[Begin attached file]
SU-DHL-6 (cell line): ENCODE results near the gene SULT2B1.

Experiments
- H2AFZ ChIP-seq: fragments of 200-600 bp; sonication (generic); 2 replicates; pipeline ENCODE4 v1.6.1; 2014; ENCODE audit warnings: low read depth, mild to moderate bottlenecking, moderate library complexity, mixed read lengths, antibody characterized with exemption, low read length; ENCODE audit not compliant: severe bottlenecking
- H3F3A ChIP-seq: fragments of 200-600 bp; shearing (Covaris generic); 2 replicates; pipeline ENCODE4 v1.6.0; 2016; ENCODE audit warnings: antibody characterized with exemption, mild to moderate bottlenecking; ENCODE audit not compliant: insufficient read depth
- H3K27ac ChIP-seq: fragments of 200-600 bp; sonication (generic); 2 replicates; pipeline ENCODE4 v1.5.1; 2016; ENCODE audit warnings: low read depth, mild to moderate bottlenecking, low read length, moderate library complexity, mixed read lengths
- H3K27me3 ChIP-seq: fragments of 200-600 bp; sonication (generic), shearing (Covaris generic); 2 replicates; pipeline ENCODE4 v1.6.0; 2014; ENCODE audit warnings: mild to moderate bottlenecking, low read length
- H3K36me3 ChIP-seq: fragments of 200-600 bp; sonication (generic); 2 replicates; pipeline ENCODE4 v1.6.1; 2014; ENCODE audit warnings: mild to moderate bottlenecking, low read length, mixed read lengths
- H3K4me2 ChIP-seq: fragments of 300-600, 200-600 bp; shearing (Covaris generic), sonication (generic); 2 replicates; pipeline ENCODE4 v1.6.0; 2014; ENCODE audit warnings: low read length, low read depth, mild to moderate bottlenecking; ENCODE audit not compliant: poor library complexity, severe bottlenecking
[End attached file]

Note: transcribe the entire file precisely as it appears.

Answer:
SU-DHL-6 (cell line): ENCODE results near the gene SULT2B1.

Experiments
- H2AFZ ChIP-seq: fragments of 200-600 bp; sonication (generic); 2 replicates; pipeline ENCODE4 v1.6.1; 2014; ENCODE audit warnings: low read depth, mild to moderate bottlenecking, moderate library complexity, mixed read lengths, antibody characterized with exemption, low read length; ENCODE audit not compliant: severe bottlenecking
- H3F3A ChIP-seq: fragments of 200-600 bp; shearing (Covaris generic); 2 replicates; pipeline ENCODE4 v1.6.0; 2016; ENCODE audit warnings: antibody characterized with exemption, mild to moderate bottlenecking; ENCODE audit not compliant: insufficient read depth
- H3K27ac ChIP-seq: fragments of 200-600 bp; sonication (generic); 2 replicates; pipeline ENCODE4 v1.5.1; 2016; ENCODE audit warnings: low read depth, mild to moderate bottlenecking, low read length, moderate library complexity, mixed read lengths
- H3K27me3 ChIP-seq: fragments of 200-600 bp; sonication (generic), shearing (Covaris generic); 2 replicates; pipeline ENCODE4 v1.6.0; 2014; ENCODE audit warnings: mild to moderate bottlenecking, low read length
- H3K36me3 ChIP-seq: fragments of 200-600 bp; sonication (generic); 2 replicates; pipeline ENCODE4 v1.6.1; 2014; ENCODE audit warnings: mild to moderate bottlenecking, low read length, mixed read lengths
- H3K4me2 ChIP-seq: fragments of 300-600, 200-600 bp; shearing (Covaris generic), sonication (generic); 2 replicates; pipeline ENCODE4 v1.6.0; 2014; ENCODE audit warnings: low read length, low read depth, mild to moderate bottlenecking; ENCODE audit not compliant: poor library complexity, severe bottlenecking